Microsemi FPGA P1 anyone?

Heater.Heater. Posts: 21,205
edited March 3 in Propeller 1 Vote Up0Vote Down
It occurred to me a while ago that there is a major FPGA vendor that never gets a mention here, Microsemi.

Surfing around for RISC V related things recently things I notice Microsemi has this nice little dev board:

That board seems to be a bit short of I/O pins for a P1 or anything else I want to do.

But it got me wondering if anyone here had experience of Microsemi FPGA.

Is there some reason they don't get mentioned anywhere where Altera and Xilinx (and even Lattice) things are discussed?


  • 3 Comments sorted by Date Added Votes
  • jmgjmg Posts: 12,646
    Heater. wrote: »
    It occurred to me a while ago that there is a major FPGA vendor that never gets a mention here, Microsemi.
    They will soon be Microchip-FPGA's :)
    At the low end, I've looked at their QFN48 parts, as they are the other vendor besides Lattice that offer that package.
    Lattice tend to win on stock and price, and I see Lattice quietly expand their QFN48 lineup to cover 1,2,4,5k parts.

    I wonder what Microchip will do with the RISC-V work ? - will they see that as a risk to PIC sales, as being a pathway to other vendors RISC V MCUs ?

  • I've looked many time into Microsemi FPGAs, but could not find any interesting part. The cheap, small ones have no internal RAMs or very little, and the better ones are much too expensive.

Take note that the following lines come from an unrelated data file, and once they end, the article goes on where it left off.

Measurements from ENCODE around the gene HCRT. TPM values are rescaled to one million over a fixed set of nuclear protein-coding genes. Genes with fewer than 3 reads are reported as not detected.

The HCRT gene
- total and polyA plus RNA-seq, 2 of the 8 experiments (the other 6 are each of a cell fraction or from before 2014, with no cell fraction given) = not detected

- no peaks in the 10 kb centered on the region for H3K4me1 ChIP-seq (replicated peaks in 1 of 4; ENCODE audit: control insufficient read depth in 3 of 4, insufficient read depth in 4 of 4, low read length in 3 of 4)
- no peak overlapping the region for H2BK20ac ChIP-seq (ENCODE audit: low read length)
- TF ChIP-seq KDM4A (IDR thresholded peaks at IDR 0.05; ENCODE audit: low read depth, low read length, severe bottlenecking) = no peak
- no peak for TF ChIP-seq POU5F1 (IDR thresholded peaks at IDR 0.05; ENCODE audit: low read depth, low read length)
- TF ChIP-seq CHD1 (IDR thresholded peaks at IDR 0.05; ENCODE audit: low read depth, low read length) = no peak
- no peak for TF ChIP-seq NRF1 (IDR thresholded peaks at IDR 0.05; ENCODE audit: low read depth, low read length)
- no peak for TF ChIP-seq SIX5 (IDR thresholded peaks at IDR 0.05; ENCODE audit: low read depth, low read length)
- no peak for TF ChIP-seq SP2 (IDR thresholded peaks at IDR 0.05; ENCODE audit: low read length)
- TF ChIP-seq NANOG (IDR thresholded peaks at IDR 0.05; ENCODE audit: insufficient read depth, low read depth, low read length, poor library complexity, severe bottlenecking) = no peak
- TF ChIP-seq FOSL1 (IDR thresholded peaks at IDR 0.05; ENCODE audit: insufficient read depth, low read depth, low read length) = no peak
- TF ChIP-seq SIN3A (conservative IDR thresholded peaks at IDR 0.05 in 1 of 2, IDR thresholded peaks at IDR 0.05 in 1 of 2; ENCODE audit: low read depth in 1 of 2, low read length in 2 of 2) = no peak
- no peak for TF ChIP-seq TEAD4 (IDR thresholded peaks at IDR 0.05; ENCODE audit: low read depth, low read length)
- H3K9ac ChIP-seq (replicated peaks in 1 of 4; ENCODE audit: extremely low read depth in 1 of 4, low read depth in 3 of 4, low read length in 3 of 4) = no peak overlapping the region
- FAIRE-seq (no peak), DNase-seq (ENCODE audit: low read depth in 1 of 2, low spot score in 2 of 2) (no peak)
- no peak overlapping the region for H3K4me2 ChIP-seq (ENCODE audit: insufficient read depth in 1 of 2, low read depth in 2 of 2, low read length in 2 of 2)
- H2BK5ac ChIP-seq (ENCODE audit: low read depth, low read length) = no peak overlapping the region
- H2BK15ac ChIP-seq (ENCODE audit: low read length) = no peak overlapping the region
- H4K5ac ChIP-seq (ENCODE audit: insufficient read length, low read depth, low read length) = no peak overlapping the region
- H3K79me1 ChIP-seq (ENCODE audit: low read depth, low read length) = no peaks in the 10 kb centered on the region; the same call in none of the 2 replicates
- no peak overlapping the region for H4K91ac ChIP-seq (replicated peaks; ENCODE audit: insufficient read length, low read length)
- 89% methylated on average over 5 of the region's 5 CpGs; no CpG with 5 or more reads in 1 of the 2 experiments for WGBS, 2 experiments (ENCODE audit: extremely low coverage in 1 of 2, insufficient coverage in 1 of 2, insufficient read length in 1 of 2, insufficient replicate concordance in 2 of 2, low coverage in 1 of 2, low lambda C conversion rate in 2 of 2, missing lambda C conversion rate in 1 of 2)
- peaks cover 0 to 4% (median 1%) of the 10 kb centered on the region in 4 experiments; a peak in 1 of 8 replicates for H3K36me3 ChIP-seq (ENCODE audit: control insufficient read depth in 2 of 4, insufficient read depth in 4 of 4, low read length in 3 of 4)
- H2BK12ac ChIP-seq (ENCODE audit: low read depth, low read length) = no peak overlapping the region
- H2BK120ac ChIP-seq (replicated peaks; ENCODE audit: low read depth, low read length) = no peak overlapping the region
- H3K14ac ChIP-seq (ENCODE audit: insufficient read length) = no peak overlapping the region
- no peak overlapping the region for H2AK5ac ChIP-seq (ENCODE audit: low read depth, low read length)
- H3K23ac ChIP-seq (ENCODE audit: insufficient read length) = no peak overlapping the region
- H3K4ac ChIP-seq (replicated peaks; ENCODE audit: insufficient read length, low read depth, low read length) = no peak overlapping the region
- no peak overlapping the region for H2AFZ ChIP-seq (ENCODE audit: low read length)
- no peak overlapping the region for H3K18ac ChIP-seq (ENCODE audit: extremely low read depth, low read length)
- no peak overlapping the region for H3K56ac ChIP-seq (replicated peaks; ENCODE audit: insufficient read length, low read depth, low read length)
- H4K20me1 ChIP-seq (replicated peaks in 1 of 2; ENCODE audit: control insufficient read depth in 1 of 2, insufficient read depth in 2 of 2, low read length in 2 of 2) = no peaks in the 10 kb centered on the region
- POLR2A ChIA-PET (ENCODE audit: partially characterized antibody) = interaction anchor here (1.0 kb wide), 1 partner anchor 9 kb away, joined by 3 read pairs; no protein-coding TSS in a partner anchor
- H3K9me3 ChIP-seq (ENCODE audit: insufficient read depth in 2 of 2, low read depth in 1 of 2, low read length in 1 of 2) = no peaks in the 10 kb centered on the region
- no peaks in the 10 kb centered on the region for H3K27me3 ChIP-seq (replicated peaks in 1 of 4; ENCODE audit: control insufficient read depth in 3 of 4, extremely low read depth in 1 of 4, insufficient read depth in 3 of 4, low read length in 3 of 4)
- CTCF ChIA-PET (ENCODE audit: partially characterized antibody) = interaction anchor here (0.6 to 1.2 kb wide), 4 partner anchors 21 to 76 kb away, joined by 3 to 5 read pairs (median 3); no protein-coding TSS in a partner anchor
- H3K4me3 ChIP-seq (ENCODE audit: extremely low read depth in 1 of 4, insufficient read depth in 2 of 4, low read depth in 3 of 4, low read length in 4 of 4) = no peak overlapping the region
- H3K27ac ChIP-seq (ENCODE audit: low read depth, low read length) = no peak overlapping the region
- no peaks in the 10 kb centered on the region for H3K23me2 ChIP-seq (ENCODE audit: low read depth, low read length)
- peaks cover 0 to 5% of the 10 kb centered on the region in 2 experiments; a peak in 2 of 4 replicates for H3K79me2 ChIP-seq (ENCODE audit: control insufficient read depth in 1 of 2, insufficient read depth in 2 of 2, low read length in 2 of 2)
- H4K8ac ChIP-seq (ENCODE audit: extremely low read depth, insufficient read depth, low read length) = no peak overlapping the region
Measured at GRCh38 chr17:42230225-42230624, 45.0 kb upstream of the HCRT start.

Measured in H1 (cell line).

The FPGA on the board you linked is comparable to the ECP5-25 on the FleaOhm board in LUTs and RAM. But the costs are 5 times higher.
    Maybe the prices will drop when Microchip owns Microsemi.

  • Heater.Heater. Posts: 21,205
    edited March 3 Vote Up0Vote Down
    They will soon be Microchip-FPGA's
    Wow, that is news hot off the presses I had not seen yet.

    I thought Microsemi's ideas about the RISC V were quite simple.

    Vendors like Altera and Xilinx provide soft core processor IP for their FPGA's. Nios and MicroBlaze respectively.

    Why? Because if you are going to design a pile of custom logic you are still probably going to want a processor to run "normal" software to manage it. If you can squeeze a soft core CPU into your design you are good to go.

    I don't know if Microsemi had such a soft core already but it makes sense to provide a RISC V in there rather than invent and support your own weird CPU architecture.

    I don't see any of this being any kind of risk to PIC sales. PICs are tiny and very cheap. FPGAs are big and expensive. Very different market segments.

    Mind you, perhaps if Microsemi's RISC V developers have a good solution perhaps we might one day see a real hard silicon RISC V microcontroller from Microchip!

    What a strange world this is.

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